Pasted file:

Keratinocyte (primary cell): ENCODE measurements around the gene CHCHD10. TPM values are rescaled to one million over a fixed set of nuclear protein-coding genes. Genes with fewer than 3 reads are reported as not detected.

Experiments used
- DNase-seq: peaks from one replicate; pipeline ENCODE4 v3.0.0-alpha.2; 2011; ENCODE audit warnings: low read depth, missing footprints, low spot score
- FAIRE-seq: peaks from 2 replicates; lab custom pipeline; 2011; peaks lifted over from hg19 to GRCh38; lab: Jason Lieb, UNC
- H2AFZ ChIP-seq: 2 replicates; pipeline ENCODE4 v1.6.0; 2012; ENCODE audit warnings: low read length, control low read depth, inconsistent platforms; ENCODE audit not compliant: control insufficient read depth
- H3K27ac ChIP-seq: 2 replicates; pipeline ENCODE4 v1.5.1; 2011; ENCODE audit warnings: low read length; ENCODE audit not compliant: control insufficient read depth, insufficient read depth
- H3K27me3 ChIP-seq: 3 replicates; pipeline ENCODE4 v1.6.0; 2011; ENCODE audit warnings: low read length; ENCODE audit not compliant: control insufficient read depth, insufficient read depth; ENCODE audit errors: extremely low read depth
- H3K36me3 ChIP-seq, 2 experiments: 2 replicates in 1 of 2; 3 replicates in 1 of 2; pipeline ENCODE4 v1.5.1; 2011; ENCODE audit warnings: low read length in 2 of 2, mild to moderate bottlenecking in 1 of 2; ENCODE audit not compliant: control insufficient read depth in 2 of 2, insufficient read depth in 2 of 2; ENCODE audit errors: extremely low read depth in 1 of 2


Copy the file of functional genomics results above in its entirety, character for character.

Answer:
Keratinocyte (primary cell): ENCODE measurements around the gene CHCHD10. TPM values are rescaled to one million over a fixed set of nuclear protein-coding genes. Genes with fewer than 3 reads are reported as not detected.

Experiments used
- DNase-seq: peaks from one replicate; pipeline ENCODE4 v3.0.0-alpha.2; 2011; ENCODE audit warnings: low read depth, missing footprints, low spot score
- FAIRE-seq: peaks from 2 replicates; lab custom pipeline; 2011; peaks lifted over from hg19 to GRCh38; lab: Jason Lieb, UNC
- H2AFZ ChIP-seq: 2 replicates; pipeline ENCODE4 v1.6.0; 2012; ENCODE audit warnings: low read length, control low read depth, inconsistent platforms; ENCODE audit not compliant: control insufficient read depth
- H3K27ac ChIP-seq: 2 replicates; pipeline ENCODE4 v1.5.1; 2011; ENCODE audit warnings: low read length; ENCODE audit not compliant: control insufficient read depth, insufficient read depth
- H3K27me3 ChIP-seq: 3 replicates; pipeline ENCODE4 v1.6.0; 2011; ENCODE audit warnings: low read length; ENCODE audit not compliant: control insufficient read depth, insufficient read depth; ENCODE audit errors: extremely low read depth
- H3K36me3 ChIP-seq, 2 experiments: 2 replicates in 1 of 2; 3 replicates in 1 of 2; pipeline ENCODE4 v1.5.1; 2011; ENCODE audit warnings: low read length in 2 of 2, mild to moderate bottlenecking in 1 of 2; ENCODE audit not compliant: control insufficient read depth in 2 of 2, insufficient read depth in 2 of 2; ENCODE audit errors: extremely low read depth in 1 of 2